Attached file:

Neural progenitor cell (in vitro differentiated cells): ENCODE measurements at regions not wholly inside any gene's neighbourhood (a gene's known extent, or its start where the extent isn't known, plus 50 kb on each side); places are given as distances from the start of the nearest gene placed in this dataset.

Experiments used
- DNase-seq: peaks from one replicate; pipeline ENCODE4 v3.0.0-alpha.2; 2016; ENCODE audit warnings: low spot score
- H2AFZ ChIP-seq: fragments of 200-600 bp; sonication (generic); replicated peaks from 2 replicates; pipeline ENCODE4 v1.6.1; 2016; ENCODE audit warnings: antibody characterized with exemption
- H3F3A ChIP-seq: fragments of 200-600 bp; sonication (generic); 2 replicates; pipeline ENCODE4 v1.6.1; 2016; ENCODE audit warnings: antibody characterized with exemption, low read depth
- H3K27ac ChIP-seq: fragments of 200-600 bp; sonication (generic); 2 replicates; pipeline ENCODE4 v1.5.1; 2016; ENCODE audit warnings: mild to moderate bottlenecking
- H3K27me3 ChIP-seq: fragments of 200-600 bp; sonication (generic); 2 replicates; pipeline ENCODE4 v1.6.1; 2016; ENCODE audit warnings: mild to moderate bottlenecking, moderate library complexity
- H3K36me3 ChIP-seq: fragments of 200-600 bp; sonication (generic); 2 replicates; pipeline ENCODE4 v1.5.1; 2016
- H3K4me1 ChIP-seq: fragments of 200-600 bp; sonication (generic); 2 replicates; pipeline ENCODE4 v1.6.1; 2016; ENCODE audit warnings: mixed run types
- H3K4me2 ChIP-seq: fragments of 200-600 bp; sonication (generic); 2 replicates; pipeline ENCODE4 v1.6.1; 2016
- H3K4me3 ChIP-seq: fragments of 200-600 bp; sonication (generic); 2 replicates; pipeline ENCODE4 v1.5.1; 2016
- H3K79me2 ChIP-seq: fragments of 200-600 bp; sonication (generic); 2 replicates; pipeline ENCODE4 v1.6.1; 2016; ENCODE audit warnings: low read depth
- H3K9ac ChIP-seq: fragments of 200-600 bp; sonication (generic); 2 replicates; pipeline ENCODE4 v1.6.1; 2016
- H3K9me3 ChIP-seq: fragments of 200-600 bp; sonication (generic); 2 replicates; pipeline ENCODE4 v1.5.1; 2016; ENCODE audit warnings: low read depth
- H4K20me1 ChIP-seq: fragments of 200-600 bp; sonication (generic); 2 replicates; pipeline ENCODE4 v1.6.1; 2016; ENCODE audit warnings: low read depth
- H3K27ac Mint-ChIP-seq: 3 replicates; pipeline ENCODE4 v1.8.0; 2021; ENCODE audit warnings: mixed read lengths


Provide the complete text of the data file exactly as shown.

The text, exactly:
Neural progenitor cell (in vitro differentiated cells): ENCODE measurements at regions not wholly inside any gene's neighbourhood (a gene's known extent, or its start where the extent isn't known, plus 50 kb on each side); places are given as distances from the start of the nearest gene placed in this dataset.

Experiments used
- DNase-seq: peaks from one replicate; pipeline ENCODE4 v3.0.0-alpha.2; 2016; ENCODE audit warnings: low spot score
- H2AFZ ChIP-seq: fragments of 200-600 bp; sonication (generic); replicated peaks from 2 replicates; pipeline ENCODE4 v1.6.1; 2016; ENCODE audit warnings: antibody characterized with exemption
- H3F3A ChIP-seq: fragments of 200-600 bp; sonication (generic); 2 replicates; pipeline ENCODE4 v1.6.1; 2016; ENCODE audit warnings: antibody characterized with exemption, low read depth
- H3K27ac ChIP-seq: fragments of 200-600 bp; sonication (generic); 2 replicates; pipeline ENCODE4 v1.5.1; 2016; ENCODE audit warnings: mild to moderate bottlenecking
- H3K27me3 ChIP-seq: fragments of 200-600 bp; sonication (generic); 2 replicates; pipeline ENCODE4 v1.6.1; 2016; ENCODE audit warnings: mild to moderate bottlenecking, moderate library complexity
- H3K36me3 ChIP-seq: fragments of 200-600 bp; sonication (generic); 2 replicates; pipeline ENCODE4 v1.5.1; 2016
- H3K4me1 ChIP-seq: fragments of 200-600 bp; sonication (generic); 2 replicates; pipeline ENCODE4 v1.6.1; 2016; ENCODE audit warnings: mixed run types
- H3K4me2 ChIP-seq: fragments of 200-600 bp; sonication (generic); 2 replicates; pipeline ENCODE4 v1.6.1; 2016
- H3K4me3 ChIP-seq: fragments of 200-600 bp; sonication (generic); 2 replicates; pipeline ENCODE4 v1.5.1; 2016
- H3K79me2 ChIP-seq: fragments of 200-600 bp; sonication (generic); 2 replicates; pipeline ENCODE4 v1.6.1; 2016; ENCODE audit warnings: low read depth
- H3K9ac ChIP-seq: fragments of 200-600 bp; sonication (generic); 2 replicates; pipeline ENCODE4 v1.6.1; 2016
- H3K9me3 ChIP-seq: fragments of 200-600 bp; sonication (generic); 2 replicates; pipeline ENCODE4 v1.5.1; 2016; ENCODE audit warnings: low read depth
- H4K20me1 ChIP-seq: fragments of 200-600 bp; sonication (generic); 2 replicates; pipeline ENCODE4 v1.6.1; 2016; ENCODE audit warnings: low read depth
- H3K27ac Mint-ChIP-seq: 3 replicates; pipeline ENCODE4 v1.8.0; 2021; ENCODE audit warnings: mixed read lengths